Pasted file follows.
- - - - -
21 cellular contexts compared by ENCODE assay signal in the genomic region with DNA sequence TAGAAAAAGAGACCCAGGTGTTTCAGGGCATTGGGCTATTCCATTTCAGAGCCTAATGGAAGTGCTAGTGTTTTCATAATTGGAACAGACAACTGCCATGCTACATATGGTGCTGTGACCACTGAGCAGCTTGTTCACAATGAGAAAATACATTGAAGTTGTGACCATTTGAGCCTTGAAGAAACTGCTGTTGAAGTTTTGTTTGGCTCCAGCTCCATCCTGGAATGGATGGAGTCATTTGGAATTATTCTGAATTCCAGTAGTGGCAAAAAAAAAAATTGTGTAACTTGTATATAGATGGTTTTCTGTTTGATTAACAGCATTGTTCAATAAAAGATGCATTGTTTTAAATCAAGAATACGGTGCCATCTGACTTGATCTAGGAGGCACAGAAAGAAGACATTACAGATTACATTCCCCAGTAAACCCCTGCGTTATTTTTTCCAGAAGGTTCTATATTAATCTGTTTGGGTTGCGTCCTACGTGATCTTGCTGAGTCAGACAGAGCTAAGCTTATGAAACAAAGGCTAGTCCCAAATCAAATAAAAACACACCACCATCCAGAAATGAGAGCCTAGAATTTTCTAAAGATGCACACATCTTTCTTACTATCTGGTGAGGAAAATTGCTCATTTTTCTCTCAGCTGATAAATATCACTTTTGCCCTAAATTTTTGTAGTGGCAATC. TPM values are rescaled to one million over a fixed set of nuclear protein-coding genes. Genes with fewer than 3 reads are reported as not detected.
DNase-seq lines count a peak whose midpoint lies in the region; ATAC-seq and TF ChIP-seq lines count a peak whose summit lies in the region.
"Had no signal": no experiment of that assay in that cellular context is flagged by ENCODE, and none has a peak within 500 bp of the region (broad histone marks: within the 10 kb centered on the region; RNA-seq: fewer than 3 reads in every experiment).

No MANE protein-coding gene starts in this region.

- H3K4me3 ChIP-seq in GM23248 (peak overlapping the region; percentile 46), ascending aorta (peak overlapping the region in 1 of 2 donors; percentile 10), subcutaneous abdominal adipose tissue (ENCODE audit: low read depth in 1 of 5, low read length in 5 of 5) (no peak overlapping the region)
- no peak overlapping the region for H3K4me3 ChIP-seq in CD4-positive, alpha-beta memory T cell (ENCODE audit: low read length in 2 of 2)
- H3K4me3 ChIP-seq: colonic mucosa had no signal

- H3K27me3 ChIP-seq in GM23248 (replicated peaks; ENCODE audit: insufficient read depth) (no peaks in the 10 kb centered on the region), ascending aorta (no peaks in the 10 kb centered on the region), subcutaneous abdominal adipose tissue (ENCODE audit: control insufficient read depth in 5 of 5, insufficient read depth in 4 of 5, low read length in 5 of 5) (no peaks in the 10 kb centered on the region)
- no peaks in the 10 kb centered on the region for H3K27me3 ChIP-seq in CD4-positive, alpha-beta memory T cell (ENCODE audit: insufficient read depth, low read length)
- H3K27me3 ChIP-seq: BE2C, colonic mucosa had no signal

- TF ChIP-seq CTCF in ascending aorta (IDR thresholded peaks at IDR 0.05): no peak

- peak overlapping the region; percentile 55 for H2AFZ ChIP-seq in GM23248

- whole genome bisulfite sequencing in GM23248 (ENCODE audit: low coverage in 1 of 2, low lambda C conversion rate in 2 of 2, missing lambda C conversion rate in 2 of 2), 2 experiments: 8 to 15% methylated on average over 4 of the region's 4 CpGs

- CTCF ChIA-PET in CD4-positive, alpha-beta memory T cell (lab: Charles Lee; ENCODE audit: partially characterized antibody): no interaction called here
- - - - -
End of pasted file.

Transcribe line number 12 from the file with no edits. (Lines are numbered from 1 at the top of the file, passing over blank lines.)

- peak overlapping the region; percentile 55 for H2AFZ ChIP-seq in GM23248